"Wherever law ends, tyranny begins," declared the English philosopher John Locke in 1690. Power corrupts and if democratic institutions are to survive the law must be paramount and no one, whether prime minister or president, should be above the law.

A private individual recently brought a case in the High Court in London against the British government, accusing it of trying to use the royal prerogative to invoke Article 50 of the EU Treaty to secede from the European Union without first obtaining authority from parliament. The two judges who heard the case found against the government. The government appealed to the British Supreme Court. The court of 11 senior judges upheld by a significant majority the original judgment. As a consequence, the government were forced to seek specific authority from Parliament.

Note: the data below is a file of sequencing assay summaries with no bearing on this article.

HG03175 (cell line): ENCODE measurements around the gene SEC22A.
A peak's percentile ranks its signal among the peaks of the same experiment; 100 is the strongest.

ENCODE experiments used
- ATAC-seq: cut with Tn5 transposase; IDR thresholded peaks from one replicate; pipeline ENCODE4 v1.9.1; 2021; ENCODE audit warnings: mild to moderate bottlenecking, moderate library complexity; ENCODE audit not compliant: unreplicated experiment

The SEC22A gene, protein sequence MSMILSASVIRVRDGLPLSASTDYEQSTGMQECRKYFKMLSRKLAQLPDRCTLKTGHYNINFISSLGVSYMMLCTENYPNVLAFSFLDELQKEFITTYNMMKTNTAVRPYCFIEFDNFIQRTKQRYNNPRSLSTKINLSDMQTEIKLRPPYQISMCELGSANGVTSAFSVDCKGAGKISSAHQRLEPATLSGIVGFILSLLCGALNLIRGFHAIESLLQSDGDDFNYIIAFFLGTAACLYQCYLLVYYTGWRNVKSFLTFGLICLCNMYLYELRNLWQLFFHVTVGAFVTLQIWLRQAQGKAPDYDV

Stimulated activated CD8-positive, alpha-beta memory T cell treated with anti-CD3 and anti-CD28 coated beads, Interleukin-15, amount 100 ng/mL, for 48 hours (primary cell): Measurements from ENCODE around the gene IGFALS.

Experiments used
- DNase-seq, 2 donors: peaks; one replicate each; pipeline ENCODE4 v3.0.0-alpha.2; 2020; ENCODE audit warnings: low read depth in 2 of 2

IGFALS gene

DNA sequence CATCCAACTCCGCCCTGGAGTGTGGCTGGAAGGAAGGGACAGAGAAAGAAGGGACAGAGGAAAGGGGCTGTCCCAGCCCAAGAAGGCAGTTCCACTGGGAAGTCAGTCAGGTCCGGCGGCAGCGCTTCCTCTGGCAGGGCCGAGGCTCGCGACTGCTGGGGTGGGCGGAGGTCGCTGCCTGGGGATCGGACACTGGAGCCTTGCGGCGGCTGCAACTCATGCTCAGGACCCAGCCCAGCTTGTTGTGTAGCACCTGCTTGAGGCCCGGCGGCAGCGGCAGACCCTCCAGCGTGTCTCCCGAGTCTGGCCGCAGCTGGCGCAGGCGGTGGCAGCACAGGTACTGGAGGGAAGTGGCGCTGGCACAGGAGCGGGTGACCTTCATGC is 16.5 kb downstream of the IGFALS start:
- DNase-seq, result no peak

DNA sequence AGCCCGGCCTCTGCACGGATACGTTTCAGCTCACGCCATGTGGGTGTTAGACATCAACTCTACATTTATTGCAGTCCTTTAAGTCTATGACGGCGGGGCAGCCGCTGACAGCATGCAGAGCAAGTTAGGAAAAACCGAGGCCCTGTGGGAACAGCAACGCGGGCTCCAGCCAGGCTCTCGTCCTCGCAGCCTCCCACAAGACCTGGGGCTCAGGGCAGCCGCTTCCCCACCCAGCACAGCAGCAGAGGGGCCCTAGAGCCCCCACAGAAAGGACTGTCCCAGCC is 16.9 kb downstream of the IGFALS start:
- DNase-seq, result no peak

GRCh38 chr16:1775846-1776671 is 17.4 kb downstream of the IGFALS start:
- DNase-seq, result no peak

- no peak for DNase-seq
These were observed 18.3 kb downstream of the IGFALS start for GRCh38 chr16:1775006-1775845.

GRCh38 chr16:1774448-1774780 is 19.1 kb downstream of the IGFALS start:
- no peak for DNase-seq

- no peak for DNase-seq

Some Brexit-supporting newspapers criticized the judges as "enemies of the people" for ignoring the results of last year's referendum. This criticism was wholly unjustified. The judges made their decision solely on legal and constitutional grounds. The government, which accepted the judgment, and in particular the minister of justice, should have been quicker and more forthright in condemning press slurs of the judiciary.